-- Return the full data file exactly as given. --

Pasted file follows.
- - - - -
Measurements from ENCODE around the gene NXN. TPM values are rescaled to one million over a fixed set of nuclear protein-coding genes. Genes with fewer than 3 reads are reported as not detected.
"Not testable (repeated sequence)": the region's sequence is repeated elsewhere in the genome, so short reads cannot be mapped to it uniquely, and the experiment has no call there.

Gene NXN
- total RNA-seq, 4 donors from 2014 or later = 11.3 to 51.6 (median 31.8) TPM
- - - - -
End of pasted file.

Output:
Measurements from ENCODE around the gene NXN. TPM values are rescaled to one million over a fixed set of nuclear protein-coding genes. Genes with fewer than 3 reads are reported as not detected.
"Not testable (repeated sequence)": the region's sequence is repeated elsewhere in the genome, so short reads cannot be mapped to it uniquely, and the experiment has no call there.

Gene NXN
- total RNA-seq, 4 donors from 2014 or later = 11.3 to 51.6 (median 31.8) TPM